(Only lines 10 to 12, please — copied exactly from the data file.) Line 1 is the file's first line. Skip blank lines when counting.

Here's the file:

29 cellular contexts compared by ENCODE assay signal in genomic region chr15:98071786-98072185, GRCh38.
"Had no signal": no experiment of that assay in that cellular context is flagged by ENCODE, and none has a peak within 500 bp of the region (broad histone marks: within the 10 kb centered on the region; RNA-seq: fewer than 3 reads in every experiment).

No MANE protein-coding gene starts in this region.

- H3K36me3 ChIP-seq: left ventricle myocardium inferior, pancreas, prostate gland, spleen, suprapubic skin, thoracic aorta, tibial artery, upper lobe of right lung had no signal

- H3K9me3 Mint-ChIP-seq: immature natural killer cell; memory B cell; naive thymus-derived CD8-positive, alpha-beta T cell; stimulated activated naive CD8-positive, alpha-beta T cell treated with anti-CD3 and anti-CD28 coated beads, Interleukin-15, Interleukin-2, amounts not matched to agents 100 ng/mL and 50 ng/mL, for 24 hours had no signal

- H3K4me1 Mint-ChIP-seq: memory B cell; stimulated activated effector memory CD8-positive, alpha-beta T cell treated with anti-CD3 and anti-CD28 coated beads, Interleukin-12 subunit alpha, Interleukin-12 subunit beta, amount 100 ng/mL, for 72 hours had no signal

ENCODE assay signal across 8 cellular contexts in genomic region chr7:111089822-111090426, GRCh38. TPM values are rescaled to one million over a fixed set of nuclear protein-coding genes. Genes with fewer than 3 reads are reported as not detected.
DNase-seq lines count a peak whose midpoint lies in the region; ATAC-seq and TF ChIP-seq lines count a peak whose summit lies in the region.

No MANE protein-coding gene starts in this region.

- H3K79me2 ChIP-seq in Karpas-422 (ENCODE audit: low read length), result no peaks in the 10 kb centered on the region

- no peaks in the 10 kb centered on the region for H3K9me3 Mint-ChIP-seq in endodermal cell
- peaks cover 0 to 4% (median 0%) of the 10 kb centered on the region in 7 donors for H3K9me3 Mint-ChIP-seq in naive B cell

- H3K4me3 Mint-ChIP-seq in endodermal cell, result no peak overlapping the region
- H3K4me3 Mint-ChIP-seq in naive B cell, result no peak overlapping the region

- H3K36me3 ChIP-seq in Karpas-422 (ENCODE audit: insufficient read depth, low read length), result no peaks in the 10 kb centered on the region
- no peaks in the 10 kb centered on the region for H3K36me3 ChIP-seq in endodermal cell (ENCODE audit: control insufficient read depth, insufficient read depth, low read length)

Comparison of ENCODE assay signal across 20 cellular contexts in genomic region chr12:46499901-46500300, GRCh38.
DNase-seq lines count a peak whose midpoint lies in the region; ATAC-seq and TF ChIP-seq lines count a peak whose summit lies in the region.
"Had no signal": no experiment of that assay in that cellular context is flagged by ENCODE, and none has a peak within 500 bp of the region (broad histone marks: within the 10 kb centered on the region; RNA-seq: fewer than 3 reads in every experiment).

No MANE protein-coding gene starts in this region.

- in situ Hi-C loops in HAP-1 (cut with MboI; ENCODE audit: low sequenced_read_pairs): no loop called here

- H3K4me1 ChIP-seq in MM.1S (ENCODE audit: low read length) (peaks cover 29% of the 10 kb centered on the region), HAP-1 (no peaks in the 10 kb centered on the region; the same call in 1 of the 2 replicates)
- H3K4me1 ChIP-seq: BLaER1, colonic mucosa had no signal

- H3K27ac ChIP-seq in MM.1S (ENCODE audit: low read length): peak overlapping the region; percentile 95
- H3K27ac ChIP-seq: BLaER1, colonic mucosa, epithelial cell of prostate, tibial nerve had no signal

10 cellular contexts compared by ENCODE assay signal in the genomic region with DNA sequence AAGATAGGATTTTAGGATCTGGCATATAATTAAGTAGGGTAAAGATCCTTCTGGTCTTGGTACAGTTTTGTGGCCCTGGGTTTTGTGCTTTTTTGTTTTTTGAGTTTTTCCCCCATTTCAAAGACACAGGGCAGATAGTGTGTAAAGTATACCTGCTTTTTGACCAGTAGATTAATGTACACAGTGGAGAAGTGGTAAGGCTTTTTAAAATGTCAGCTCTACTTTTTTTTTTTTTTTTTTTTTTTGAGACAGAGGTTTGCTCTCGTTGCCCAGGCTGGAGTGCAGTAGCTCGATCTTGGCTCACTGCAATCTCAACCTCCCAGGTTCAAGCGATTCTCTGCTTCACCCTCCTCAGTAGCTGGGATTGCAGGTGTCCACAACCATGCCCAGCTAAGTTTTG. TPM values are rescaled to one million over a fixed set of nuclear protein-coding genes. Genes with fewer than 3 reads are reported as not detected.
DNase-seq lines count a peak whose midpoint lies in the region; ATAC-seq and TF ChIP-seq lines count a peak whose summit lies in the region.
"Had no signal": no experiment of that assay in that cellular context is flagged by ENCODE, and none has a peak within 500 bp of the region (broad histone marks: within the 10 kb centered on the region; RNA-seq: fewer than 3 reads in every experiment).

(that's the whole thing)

- H3K79me2 ChIP-seq in Karpas-422 (ENCODE audit: low read length), result no peaks in the 10 kb centered on the region

- no peaks in the 10 kb centered on the region for H3K9me3 Mint-ChIP-seq in endodermal cell
- peaks cover 0 to 4% (median 0%) of the 10 kb centered on the region in 7 donors for H3K9me3 Mint-ChIP-seq in naive B cell